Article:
That the XXXXXX Executive Committee requests the President of XXXXXXX respect the expressed wishes of Council and delegate XXX authority to chair the next council meeting to a parliamentarian or other appropriately qualified speaker. 

The motion passed by Council two years ago was simply a one-liner that specified that our Council meetings are to be chaired by a Parliamentarian. 

The motion currently in controversy and declared "dilatory" was about the next meeting of Council only as that meeting Council will debate and vote on a new set of bylaws for the organization that have been in the works for two years. 

Strictly speaking, a body shouldn't (in my view) have to call for a renewal of an existing policy in this way, but the President takes the position that the bylaws give the Persident the authority to chair meetings of our Council (the language of the bylaws is that the President "presides" over meetings of Council) and that no policy can require delegation of this authority. The mover insisted that the language of the motion was one of request. The concern is not so much with who is right or wrong on this particular question, but with the disallowing of consideration of the question by Executive. The members of our Executive overwhelmingly felt that we ought to be able to issue the request for the respecting of the expressed wishes of Council. It's the overriding of the authority of our Executive that is the principal concern here.

The situation was further complicated for us by the declaration that in the face of our appeal of the decision of the chair the President intended simply to adjourn the meeting. It seemed entirely wrong to the Executive that faced with an appeal of the decision of the chair the President could simply bring the meeting (which had barely begun) to an abrupt close. In face of this startling claim I moved the suspension of the rules in regard to the chairing of the meeting. The President then declared non-acceptance of the motion to Suspend the Rules and declared the meeting adjourned. I read from Robert's Rules the bit about the "maker" being able to take the vote if the chair refused to hear such a motion. The President again declared the meeting adjourned, informed us we could not conduct any business, and left the room.

Clearly we have a political situation with which we have to detail, but we are seeking to understand whether our views about what happened in terms of process are fair as we reflect further on the events of the meeting and decide on a course of action.

My own feeling is that the character of the motion aside, in the face of the threat simply to adjourn the meeting we were free (and indeed needed) to move a Suspension of the Rules to put someone else into the chair. I agree that it wouldn't necessarily have needed to be the next highest-ranking officer but that's what I moved.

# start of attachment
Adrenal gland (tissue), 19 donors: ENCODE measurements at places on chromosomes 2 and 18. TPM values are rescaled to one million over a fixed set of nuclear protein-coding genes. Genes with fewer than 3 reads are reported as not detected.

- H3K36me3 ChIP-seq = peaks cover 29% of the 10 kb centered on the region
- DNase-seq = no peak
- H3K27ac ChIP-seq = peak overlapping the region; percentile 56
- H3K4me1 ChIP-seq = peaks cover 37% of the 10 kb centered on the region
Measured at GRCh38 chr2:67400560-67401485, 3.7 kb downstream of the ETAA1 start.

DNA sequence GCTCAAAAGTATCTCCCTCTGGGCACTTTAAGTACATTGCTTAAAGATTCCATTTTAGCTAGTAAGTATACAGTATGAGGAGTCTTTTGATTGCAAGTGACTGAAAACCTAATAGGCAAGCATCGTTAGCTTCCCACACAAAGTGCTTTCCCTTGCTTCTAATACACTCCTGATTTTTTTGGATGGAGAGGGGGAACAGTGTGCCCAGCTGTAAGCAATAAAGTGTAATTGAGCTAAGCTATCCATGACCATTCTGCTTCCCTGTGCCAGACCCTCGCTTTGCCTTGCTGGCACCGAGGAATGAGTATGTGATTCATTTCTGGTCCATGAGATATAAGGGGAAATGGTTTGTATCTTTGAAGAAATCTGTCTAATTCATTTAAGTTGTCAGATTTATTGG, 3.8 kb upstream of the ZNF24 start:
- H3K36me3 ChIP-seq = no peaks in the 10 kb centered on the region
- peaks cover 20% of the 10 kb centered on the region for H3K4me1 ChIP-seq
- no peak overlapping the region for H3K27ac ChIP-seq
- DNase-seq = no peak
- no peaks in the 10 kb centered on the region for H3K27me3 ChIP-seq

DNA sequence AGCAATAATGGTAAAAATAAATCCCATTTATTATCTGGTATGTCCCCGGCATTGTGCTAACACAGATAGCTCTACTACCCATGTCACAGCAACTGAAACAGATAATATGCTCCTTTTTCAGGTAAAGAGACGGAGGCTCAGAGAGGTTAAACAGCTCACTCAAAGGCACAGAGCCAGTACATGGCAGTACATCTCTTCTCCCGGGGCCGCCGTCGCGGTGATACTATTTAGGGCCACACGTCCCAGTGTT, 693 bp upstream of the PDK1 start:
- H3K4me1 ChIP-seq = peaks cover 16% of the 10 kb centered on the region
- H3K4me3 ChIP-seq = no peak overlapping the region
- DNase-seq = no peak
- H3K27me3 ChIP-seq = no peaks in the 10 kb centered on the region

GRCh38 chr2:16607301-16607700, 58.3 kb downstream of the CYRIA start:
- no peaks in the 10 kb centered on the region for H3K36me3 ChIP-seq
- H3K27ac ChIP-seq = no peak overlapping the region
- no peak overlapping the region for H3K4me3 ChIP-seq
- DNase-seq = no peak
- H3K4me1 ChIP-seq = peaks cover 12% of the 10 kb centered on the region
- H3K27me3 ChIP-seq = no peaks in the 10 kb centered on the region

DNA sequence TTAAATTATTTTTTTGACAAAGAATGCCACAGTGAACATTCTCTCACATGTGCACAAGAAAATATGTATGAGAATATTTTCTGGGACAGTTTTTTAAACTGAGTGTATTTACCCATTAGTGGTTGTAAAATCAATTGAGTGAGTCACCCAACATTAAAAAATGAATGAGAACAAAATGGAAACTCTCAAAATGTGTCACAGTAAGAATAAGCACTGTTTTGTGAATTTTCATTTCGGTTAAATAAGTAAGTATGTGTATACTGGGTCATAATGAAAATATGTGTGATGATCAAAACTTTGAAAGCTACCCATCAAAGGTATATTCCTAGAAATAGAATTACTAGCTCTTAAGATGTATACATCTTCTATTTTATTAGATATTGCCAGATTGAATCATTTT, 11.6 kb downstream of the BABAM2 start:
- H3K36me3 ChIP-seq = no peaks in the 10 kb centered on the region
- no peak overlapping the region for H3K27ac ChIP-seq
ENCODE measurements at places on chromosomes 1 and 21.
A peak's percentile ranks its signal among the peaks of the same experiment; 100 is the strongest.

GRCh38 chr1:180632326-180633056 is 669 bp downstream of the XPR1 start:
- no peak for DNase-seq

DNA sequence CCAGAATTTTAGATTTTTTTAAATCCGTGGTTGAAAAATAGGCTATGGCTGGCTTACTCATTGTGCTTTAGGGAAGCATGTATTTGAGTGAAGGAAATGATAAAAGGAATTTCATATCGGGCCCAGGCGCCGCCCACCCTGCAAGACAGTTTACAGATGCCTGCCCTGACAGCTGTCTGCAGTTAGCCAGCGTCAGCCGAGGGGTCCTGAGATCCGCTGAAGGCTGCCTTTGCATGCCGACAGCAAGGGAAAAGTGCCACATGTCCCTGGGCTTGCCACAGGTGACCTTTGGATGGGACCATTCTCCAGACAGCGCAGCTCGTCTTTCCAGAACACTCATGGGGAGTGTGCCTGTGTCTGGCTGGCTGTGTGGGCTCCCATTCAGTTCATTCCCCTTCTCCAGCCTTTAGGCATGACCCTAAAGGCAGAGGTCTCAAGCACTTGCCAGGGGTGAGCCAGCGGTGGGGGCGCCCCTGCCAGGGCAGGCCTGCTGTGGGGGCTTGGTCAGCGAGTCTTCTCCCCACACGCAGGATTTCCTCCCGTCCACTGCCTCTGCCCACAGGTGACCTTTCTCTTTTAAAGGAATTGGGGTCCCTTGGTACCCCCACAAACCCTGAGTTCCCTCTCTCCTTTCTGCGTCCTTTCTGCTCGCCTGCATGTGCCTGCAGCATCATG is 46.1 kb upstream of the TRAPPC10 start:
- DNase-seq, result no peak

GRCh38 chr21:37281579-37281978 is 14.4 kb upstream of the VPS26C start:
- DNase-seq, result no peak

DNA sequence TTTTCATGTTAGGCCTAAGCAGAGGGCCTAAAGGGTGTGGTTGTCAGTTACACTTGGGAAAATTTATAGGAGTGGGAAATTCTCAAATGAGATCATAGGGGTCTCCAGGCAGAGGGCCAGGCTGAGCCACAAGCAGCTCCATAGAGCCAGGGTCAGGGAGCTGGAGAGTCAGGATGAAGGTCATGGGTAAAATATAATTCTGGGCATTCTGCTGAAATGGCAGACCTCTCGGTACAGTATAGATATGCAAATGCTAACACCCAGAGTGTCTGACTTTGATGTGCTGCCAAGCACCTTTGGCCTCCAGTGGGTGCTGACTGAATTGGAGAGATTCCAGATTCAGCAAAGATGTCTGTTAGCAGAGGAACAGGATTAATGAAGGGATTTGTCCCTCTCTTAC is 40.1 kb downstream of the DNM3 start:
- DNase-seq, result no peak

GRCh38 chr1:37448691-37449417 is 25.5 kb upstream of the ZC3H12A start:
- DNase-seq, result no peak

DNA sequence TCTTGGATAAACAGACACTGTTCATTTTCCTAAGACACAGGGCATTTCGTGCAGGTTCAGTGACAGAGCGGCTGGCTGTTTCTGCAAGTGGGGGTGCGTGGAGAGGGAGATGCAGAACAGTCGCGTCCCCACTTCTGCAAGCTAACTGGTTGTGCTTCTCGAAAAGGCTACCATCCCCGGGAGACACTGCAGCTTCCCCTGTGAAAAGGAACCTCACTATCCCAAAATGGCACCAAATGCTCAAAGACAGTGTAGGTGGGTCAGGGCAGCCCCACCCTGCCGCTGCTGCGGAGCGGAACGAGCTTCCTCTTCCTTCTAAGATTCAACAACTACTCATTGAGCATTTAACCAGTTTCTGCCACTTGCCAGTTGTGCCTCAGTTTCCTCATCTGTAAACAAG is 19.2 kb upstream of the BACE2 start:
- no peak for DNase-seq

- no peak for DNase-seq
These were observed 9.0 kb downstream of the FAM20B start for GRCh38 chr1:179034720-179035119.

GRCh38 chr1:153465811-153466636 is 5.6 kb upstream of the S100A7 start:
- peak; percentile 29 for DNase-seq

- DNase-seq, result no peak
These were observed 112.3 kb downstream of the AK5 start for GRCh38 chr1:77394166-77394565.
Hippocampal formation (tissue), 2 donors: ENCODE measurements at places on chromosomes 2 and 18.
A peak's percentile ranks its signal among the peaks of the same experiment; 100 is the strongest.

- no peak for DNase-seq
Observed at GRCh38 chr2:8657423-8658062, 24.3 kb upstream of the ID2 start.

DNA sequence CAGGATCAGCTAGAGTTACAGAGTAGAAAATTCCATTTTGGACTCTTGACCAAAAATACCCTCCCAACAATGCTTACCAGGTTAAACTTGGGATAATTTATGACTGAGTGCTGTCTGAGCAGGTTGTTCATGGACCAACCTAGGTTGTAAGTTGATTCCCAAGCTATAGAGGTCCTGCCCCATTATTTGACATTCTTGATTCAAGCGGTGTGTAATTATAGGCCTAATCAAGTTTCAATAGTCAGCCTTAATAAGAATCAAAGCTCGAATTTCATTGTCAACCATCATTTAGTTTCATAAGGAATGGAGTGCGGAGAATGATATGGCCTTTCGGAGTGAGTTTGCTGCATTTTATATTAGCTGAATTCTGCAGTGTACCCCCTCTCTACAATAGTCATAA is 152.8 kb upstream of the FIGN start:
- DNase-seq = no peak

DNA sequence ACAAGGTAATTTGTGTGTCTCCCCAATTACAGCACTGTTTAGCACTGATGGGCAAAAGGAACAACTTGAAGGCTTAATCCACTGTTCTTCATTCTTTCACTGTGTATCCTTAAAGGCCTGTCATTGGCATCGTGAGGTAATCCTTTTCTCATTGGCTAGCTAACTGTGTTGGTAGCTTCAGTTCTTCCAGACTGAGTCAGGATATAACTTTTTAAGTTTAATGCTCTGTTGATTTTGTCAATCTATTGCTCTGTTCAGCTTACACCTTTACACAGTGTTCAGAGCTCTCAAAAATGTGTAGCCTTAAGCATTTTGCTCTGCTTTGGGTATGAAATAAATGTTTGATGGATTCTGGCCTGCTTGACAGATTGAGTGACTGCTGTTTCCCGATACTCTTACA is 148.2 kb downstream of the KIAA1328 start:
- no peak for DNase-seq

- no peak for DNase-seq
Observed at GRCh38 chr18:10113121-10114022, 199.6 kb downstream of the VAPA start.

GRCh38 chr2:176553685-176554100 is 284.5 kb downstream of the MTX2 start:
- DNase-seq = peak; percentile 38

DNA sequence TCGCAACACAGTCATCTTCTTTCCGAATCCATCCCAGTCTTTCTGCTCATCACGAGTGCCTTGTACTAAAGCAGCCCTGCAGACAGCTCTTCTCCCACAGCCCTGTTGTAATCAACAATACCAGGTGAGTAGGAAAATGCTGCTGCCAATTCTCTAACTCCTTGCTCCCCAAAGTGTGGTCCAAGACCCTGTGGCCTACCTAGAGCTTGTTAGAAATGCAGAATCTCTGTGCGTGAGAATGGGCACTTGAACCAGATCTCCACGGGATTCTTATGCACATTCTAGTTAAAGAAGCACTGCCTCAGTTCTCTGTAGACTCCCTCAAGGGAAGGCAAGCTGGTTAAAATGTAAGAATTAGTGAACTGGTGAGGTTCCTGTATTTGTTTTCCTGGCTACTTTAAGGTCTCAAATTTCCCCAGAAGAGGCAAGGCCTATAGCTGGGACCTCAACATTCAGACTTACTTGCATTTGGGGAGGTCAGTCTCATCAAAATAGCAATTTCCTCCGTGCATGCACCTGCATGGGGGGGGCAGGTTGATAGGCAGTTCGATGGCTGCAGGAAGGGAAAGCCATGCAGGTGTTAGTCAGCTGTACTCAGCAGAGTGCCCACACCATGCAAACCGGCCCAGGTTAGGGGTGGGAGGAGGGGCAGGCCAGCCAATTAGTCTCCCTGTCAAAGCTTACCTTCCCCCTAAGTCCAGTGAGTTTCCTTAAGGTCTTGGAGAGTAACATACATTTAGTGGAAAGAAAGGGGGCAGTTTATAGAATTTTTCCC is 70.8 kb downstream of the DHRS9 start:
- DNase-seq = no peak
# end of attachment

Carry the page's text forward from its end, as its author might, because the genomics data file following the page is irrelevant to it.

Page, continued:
Thanks so much for your input so far. I'll be very grateful for any further input.

 

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In my opinion, that motion is not at all dilatory.  It may or may not be out of order (if it either takes no action, or is against the bylaws) but that's different.  If it takes some actual action, it may require a suspension of the rules.  Regardless, I would find it very surprising if circumstances were such that an appeal were dilatory (as in, no reasonable debate).  But I am not a member, so my opinion doesn't really matter.  As we said on another thread, no, the chair cannot simply adjourn a meeting because he doesn't like the motions being made, and if he purports to do so, the meeting can simply continue after he storms out, with the vice-president (or whoever, depending on the circumstances) chairing.  

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Carolyn , based on a quick reading of your two posts, I agree with the answers by Josh Martin to your first post and I agree with your analysis of the situation in your second post. 

Regardlessof of the proprietary of the motion requesting that the president abide by the two year old motion regarding having a Parliamentarian preside, your understanding of the process to remove the chair from presiding is correct, but RONR says that once that motion is made, the chairman must turn the chair over to someone else, usually the vice president for processing the motion .

Also, the rule in the bylaws about the president presiding at meetings is in the nature of a rule of order and can be suspended (as RONR says in the section on removing the chairman). The motion to remove the chair from presiding is in essence a motion to suspend that rule.

Note : I also agree with the response Joshua Katz posted  while I was typing this... slowly... in my cell phone. :)